Brightsurf Science News & Current Events

February 18, 2021
How likely are consumers to adopt artificial intelligence for banking advice?
A new study published in Economic Inquiry is the first to assess the willingness of consumers to adopt advisory services in the banking sector that are based on artificial intelligence (AI).

Two distinct pathways leading to the development of septic shock pave the way for personalized medicine in sepsis
Diagnostics company SphingoTec GmbH announced today that two distinct processes are involved in the development of septic shock and that SphingoTec's biomarkers for endothelial function (vascular integrity) and cardiovascular depression allow early identification of these underlying mechanisms requiring different interventions.

Study finds risk factor for blood clots occurs in more than 10 percent of transgender men using testosterone
A potentially dangerous side effect of testosterone therapy for transgender men is an increase in red blood cells that can raise the risk of blood clots, heart attack or stroke, according to a new study published in the Endocrine Society's Journal of Clinical Endocrinology & Metabolism.

First COVID-19 lockdown cost UK hospitality and high street £45 billion in turnover, researchers estimate
However, UK supermarkets and online retailers made an additional £4 billion each thanks to the coronavirus lockdown that began in March last year, according to recent estimates.

Irregular sleep schedules connected to bad moods and depression, study shows
Irregular sleep schedules can affect mood and risk of developing symptoms of depression according to a study of first-year medical residents that used Fitbits and smartphones.

Study reveals a new potential mechanism underlying loss of muscle mass during menopause
A new study conducted in collaboration between the universities of Minnesota (USA) and Jyväskylä (Finland) reveals that estrogen deficiency alters the microRNA signalling in skeletal muscle, which may activate signalling cascades leading to loss of muscle mass.

Study: Preschoolers with higher cardiorespiratory fitness do better on cognitive tests
Researchers report that 4-6-year-old children who walk further than their peers during a timed test - a method used to estimate cardiorespiratory health - also do better on cognitive tests and other measures of brain function.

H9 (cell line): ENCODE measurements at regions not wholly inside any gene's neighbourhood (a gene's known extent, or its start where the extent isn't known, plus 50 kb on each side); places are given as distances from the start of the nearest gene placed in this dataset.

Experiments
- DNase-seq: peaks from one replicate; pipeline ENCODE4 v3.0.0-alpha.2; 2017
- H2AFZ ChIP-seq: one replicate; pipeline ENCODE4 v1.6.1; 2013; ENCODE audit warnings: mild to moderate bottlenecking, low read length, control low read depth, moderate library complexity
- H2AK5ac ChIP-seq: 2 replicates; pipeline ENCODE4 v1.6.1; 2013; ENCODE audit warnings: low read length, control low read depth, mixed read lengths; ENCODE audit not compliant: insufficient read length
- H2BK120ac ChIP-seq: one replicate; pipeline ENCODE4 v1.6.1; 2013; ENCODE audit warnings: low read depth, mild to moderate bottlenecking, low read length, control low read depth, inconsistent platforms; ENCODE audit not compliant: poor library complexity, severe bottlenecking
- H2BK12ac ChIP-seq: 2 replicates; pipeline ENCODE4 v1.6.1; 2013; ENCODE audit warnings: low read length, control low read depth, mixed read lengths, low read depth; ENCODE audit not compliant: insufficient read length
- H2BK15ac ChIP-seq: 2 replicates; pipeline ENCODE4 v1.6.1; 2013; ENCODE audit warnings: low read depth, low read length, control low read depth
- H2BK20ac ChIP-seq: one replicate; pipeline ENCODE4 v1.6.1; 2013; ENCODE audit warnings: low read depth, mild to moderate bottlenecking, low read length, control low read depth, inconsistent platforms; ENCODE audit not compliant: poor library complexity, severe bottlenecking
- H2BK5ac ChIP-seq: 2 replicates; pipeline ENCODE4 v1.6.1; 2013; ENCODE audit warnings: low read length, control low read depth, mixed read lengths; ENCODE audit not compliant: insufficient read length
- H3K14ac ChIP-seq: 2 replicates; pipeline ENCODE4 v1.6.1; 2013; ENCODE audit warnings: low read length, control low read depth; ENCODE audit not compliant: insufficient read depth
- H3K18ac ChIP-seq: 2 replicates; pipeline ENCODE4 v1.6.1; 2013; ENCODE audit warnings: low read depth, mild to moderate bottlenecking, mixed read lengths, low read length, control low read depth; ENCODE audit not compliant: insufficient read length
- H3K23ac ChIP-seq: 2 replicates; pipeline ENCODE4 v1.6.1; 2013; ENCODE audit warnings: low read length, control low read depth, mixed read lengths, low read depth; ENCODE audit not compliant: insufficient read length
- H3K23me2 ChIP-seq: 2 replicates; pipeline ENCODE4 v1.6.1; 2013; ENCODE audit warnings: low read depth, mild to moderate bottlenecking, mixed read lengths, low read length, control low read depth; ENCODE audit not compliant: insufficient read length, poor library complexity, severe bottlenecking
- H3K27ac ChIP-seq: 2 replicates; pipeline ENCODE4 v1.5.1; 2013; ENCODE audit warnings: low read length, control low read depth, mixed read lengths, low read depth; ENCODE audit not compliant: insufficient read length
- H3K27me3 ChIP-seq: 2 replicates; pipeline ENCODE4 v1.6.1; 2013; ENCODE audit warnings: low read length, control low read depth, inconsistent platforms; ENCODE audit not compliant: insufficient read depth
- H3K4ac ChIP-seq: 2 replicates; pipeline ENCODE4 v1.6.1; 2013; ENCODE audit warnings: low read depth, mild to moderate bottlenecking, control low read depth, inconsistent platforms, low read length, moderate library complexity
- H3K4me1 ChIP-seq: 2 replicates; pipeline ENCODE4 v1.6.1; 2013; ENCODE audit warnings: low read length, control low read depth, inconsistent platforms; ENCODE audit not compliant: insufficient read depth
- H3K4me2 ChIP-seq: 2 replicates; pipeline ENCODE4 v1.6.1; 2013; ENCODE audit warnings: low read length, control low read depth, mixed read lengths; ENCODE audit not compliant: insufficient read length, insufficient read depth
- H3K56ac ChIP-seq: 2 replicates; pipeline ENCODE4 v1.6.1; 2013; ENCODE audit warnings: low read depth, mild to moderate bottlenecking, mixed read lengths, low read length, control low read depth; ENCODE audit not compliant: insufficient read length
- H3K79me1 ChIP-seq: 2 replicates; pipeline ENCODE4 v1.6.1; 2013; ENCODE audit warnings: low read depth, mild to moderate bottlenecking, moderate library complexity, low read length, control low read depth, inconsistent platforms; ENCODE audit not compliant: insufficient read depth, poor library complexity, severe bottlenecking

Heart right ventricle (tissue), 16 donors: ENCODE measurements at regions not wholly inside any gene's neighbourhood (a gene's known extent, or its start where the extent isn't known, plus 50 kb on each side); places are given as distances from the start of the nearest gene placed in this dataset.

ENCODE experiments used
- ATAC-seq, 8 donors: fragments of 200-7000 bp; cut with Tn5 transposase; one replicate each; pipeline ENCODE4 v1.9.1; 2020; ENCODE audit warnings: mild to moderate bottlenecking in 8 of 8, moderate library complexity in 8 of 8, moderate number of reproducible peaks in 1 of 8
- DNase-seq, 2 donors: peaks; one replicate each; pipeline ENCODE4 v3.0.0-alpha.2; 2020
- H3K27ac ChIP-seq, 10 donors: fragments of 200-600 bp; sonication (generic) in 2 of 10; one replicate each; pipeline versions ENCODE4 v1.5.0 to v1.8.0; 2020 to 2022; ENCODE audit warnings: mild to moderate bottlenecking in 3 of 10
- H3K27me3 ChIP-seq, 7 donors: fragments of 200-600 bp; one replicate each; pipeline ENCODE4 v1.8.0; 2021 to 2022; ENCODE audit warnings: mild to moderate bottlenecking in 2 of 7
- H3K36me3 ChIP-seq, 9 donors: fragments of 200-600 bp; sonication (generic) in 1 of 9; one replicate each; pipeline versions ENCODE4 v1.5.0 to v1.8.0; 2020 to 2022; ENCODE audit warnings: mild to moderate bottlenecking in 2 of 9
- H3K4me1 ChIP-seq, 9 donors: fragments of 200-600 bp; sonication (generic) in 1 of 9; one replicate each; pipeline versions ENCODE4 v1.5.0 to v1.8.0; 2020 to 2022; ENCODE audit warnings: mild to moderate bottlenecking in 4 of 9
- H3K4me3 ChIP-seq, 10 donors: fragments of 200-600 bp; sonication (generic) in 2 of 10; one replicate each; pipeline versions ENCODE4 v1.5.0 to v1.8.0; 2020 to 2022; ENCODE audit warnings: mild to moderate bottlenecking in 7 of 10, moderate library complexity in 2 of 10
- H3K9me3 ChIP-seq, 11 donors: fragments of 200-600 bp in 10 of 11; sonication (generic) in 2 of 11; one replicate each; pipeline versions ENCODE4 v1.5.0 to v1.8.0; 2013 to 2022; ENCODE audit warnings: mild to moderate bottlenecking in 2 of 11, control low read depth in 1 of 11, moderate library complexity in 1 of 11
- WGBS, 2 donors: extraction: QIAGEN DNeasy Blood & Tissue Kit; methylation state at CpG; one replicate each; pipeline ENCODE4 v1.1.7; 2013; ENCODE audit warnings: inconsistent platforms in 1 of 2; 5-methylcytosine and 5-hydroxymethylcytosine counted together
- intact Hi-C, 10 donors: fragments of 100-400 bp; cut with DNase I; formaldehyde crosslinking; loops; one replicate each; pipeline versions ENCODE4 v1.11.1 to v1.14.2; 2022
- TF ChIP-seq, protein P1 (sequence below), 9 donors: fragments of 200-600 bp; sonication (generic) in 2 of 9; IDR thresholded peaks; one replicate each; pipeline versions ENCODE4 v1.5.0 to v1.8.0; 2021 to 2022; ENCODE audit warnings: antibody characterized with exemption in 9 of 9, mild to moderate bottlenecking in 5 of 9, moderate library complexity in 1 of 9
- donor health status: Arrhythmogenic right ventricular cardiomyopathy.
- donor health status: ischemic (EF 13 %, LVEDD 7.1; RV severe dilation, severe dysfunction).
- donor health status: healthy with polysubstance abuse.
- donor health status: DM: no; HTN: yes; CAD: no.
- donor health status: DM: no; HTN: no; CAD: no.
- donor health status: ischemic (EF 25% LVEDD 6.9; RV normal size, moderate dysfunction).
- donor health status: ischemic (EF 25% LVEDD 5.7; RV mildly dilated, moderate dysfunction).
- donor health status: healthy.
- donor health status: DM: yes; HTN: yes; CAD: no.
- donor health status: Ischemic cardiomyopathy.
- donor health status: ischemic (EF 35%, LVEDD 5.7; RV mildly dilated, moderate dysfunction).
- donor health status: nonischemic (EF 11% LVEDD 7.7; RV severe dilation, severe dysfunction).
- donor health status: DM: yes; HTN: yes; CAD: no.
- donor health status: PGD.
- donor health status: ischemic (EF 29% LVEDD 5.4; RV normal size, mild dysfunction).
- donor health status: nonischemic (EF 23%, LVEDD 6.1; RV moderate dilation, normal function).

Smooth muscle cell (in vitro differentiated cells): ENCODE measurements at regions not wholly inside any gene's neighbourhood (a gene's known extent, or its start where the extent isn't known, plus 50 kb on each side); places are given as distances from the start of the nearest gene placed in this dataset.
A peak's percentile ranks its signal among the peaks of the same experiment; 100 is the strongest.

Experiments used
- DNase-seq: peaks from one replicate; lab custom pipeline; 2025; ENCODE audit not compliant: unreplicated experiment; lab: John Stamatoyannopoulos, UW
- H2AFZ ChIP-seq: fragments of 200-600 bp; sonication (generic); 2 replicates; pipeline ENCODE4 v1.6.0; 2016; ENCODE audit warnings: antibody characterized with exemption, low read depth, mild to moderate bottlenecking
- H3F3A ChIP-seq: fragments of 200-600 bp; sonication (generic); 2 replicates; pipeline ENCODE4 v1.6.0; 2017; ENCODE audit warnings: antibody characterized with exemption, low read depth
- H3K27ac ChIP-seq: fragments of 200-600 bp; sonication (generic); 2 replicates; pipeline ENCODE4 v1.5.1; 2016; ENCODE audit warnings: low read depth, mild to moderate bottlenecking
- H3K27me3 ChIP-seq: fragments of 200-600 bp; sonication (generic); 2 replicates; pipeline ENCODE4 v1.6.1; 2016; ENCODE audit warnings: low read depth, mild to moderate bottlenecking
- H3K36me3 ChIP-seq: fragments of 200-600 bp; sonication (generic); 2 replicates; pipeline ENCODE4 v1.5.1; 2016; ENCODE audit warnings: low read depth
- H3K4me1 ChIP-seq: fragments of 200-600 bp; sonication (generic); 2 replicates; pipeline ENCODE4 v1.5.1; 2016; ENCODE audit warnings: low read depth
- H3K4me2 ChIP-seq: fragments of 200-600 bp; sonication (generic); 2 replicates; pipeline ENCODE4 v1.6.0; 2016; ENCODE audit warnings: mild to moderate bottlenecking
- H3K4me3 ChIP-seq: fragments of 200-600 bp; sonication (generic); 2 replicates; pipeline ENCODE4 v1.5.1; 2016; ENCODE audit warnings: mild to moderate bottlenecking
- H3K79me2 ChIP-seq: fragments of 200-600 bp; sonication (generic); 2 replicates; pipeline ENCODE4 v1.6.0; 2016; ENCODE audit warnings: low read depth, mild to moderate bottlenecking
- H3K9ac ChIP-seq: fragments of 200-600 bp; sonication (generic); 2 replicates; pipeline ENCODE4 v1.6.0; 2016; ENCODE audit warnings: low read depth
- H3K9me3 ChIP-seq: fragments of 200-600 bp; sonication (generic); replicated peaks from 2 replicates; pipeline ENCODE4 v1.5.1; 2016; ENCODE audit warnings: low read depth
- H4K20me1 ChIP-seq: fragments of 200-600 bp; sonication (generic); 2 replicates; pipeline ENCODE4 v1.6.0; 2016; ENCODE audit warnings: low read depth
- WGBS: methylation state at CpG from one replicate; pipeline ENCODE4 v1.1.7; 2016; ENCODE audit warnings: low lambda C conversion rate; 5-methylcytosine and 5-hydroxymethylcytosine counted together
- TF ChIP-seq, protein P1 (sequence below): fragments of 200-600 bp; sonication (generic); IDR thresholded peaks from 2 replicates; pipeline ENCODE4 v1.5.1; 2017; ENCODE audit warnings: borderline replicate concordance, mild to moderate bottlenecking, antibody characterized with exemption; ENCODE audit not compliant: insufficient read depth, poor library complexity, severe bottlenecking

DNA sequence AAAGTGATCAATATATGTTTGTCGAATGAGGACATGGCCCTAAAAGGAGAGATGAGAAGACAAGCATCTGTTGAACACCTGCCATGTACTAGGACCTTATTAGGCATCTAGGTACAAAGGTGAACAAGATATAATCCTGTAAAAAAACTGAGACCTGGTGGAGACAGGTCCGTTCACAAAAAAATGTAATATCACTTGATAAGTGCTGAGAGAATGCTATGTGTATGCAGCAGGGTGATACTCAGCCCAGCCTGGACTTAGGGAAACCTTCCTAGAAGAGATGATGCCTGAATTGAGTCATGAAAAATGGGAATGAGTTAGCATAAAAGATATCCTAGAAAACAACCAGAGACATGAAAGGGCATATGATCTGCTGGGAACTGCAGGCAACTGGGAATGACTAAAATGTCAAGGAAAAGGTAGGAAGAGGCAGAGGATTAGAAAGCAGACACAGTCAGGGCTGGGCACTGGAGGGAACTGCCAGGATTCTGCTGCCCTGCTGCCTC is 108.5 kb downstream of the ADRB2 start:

A novel gel electrophoresis technique for rapid biomarker diagnosis via mass spectrometry
Polyacrylamide gel electrophoresis enables high-resolution separation of proteins extracted from biological samples, but it requires more than one day of pretreatment to recover the separated proteins trapped inside the gel for detection by mass spectrometry.

The distribution of vertebrate animals redefines temperate and cold climate regions
The distribution of vegetation is routinely used to classify climate regions worldwide, yet whether these regions are relevant to other organisms is unknown.

Physical conditions linked to psychological distress in patients with cancer
Among patients with cancer, having additional physical comorbidities was linked with a higher risk of experiencing psychological distress.

As insurers end grace period for COVID-19 hospital costs, study estimates potential bills
Hospital care for COVID-19 has been free to most patients, but insurance companies may be ending that.

New recommendations aim to eliminate racial bias in myeloma trials
Recommendations designed to address the under-representation of African Americans in clinical trials for multiple myeloma (MM), a blood cancer that is twice as deadly in this demographic as in whites.

New UCF study examines leeches for role in major disease of sea turtles in Florida
University of Central Florida researchers are homing in on the cause of a major disease of sea turtles, with some of their latest findings implicating saltwater leeches as a possible factor.

COVID-19: Over 20.5 million years of life may have been lost due to COVID-19
Over 20.5 million years of life may have been lost due to COVID-19 globally, with an average of 16 years lost per death, according to a study published in Scientific Reports.